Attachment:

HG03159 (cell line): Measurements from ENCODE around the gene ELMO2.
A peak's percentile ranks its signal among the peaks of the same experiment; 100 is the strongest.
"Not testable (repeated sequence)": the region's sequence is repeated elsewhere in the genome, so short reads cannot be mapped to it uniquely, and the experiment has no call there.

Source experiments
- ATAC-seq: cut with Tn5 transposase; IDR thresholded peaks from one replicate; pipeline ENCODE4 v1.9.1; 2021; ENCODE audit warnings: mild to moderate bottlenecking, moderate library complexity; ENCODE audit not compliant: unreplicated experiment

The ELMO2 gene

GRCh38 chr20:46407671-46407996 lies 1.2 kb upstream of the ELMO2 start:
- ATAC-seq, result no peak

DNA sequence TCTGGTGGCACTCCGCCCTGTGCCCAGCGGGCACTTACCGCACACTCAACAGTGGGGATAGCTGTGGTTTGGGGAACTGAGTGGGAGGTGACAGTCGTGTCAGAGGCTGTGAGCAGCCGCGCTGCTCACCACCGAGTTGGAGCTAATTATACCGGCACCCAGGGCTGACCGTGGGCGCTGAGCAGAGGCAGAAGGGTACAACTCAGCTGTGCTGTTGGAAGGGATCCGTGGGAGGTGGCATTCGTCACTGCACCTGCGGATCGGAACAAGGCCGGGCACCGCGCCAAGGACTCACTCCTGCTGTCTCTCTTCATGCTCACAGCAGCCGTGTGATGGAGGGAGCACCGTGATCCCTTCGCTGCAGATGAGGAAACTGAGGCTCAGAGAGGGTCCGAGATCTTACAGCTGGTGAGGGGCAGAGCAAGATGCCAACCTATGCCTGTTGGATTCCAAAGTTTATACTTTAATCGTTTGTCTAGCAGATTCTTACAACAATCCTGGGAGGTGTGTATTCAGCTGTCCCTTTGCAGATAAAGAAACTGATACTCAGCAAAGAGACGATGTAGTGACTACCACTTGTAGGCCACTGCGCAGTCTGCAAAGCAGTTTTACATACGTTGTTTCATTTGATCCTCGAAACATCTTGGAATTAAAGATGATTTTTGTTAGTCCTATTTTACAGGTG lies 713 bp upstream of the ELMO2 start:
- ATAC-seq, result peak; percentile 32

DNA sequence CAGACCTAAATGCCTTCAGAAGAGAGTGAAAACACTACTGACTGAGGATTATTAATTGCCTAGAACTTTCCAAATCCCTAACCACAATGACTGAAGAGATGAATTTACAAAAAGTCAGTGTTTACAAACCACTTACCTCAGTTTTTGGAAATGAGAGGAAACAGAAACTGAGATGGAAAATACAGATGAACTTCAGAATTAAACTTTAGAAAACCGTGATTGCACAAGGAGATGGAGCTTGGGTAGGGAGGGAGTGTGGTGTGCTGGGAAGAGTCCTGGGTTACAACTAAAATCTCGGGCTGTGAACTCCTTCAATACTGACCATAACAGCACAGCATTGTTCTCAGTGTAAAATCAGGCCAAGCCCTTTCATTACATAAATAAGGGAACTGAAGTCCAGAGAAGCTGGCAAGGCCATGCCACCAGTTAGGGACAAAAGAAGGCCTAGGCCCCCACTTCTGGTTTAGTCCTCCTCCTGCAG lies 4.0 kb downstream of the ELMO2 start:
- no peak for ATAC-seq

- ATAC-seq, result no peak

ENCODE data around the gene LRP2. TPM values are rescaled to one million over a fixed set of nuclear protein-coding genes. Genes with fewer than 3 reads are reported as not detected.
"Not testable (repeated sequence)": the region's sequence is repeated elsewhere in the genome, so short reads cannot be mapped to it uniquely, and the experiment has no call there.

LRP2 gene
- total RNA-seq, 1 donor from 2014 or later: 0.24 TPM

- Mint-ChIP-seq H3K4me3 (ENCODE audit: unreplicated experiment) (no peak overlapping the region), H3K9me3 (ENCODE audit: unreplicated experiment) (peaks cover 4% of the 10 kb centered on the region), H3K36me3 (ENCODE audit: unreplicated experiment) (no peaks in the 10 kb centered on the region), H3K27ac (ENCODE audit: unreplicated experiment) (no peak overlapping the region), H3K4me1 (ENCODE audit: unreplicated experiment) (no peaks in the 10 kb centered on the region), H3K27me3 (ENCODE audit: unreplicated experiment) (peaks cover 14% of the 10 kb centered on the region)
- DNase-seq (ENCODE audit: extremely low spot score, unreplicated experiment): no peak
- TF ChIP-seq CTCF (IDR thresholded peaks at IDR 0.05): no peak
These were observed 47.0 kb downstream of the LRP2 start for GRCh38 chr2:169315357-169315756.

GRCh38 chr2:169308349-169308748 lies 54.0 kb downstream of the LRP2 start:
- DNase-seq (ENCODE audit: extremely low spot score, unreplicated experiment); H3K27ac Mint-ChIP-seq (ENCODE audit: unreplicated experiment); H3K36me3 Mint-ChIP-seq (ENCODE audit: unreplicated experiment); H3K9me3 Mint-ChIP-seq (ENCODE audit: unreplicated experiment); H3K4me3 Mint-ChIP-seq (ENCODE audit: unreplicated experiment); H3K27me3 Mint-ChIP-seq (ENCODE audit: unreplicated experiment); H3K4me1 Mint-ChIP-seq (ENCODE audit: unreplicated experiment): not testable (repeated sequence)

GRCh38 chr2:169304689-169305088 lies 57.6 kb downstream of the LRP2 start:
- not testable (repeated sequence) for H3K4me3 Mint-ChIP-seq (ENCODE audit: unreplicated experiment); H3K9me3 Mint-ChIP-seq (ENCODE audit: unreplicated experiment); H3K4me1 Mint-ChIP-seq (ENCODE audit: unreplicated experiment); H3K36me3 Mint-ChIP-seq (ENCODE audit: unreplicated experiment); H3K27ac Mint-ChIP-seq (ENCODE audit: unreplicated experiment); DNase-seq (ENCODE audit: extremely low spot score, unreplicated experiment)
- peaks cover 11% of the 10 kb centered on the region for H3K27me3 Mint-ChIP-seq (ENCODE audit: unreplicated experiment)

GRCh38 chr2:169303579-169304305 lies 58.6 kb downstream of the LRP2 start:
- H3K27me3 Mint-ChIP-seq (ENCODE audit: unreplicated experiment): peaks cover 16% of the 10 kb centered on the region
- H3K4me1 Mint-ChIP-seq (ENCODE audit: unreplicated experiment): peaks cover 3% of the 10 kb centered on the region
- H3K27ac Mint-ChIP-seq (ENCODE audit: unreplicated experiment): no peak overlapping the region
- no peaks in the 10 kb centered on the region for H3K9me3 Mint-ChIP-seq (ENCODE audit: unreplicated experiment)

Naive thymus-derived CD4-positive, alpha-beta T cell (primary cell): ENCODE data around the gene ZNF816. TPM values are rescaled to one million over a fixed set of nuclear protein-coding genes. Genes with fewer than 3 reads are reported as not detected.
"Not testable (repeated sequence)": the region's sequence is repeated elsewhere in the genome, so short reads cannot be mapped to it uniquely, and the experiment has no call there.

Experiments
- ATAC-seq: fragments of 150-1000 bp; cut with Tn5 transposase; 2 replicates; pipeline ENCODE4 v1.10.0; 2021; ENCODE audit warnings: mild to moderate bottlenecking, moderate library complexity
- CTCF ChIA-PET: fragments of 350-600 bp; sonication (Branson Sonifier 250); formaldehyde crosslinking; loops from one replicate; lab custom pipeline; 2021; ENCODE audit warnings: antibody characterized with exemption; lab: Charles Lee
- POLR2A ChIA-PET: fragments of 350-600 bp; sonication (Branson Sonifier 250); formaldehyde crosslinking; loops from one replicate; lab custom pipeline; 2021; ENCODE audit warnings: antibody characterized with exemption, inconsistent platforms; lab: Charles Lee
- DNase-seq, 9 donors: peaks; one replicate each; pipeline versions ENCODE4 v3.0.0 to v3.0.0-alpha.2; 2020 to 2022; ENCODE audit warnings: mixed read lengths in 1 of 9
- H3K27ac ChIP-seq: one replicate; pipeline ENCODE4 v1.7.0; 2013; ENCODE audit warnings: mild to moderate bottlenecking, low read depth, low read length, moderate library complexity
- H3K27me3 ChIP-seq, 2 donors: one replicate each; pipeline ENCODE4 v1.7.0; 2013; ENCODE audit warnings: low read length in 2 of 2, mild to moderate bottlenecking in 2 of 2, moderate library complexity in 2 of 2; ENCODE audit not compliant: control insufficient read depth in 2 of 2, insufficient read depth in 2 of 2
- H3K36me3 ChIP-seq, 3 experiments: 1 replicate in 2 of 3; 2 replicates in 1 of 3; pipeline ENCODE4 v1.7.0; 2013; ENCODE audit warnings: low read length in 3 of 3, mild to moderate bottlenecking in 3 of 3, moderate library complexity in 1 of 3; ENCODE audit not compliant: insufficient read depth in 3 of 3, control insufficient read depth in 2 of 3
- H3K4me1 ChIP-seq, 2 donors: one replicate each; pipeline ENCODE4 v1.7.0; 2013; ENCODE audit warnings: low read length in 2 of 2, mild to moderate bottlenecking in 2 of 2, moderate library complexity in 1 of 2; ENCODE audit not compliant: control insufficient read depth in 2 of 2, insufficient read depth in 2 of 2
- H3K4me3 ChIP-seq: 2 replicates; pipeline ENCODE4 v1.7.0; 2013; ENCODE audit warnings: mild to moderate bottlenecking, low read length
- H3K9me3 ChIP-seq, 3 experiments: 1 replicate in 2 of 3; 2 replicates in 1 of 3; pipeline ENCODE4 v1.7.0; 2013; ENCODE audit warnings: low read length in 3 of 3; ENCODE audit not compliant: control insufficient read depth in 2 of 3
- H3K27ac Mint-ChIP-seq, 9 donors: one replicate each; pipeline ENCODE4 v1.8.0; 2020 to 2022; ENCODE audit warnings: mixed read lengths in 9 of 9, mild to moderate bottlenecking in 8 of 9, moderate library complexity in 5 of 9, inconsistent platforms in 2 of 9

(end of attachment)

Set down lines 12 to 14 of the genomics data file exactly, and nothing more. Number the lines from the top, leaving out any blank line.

- no peak for ATAC-seq

- ATAC-seq, result no peak

ENCODE data around the gene LRP2. TPM values are rescaled to one million over a fixed set of nuclear protein-coding genes. Genes with fewer than 3 reads are reported as not detected.